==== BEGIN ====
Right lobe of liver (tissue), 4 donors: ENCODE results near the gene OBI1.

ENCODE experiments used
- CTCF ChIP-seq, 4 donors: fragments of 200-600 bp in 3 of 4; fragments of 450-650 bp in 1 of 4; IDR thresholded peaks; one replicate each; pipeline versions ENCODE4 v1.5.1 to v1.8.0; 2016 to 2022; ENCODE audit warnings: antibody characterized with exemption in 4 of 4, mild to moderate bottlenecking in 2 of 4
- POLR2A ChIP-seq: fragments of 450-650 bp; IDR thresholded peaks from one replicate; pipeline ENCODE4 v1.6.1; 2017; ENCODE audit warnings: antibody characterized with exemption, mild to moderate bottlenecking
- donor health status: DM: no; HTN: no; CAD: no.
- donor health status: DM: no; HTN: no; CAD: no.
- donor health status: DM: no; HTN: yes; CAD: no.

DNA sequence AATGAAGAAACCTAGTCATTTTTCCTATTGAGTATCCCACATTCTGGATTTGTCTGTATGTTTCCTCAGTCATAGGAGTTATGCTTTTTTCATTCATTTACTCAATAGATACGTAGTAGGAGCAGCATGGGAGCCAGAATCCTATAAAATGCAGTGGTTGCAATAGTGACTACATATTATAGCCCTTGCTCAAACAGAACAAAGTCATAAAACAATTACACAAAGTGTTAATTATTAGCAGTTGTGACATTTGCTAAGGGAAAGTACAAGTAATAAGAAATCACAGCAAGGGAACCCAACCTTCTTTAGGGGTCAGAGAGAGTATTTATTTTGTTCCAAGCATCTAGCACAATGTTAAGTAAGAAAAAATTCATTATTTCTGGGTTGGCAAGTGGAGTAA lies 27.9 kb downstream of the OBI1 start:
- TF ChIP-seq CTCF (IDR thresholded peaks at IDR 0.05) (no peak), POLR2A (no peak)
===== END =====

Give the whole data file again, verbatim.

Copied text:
Right lobe of liver (tissue), 4 donors: ENCODE results near the gene OBI1.

ENCODE experiments used
- CTCF ChIP-seq, 4 donors: fragments of 200-600 bp in 3 of 4; fragments of 450-650 bp in 1 of 4; IDR thresholded peaks; one replicate each; pipeline versions ENCODE4 v1.5.1 to v1.8.0; 2016 to 2022; ENCODE audit warnings: antibody characterized with exemption in 4 of 4, mild to moderate bottlenecking in 2 of 4
- POLR2A ChIP-seq: fragments of 450-650 bp; IDR thresholded peaks from one replicate; pipeline ENCODE4 v1.6.1; 2017; ENCODE audit warnings: antibody characterized with exemption, mild to moderate bottlenecking
- donor health status: DM: no; HTN: no; CAD: no.
- donor health status: DM: no; HTN: no; CAD: no.
- donor health status: DM: no; HTN: yes; CAD: no.

DNA sequence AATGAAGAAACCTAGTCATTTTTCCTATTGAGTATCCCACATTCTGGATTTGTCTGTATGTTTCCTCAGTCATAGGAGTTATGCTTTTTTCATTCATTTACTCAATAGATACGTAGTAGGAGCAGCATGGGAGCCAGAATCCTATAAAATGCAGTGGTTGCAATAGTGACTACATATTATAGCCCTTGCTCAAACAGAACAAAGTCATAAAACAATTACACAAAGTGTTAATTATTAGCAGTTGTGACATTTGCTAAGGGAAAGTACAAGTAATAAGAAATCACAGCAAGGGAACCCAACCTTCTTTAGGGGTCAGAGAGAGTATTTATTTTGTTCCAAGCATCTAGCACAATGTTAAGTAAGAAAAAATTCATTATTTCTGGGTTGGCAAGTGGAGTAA lies 27.9 kb downstream of the OBI1 start:
- TF ChIP-seq CTCF (IDR thresholded peaks at IDR 0.05) (no peak), POLR2A (no peak)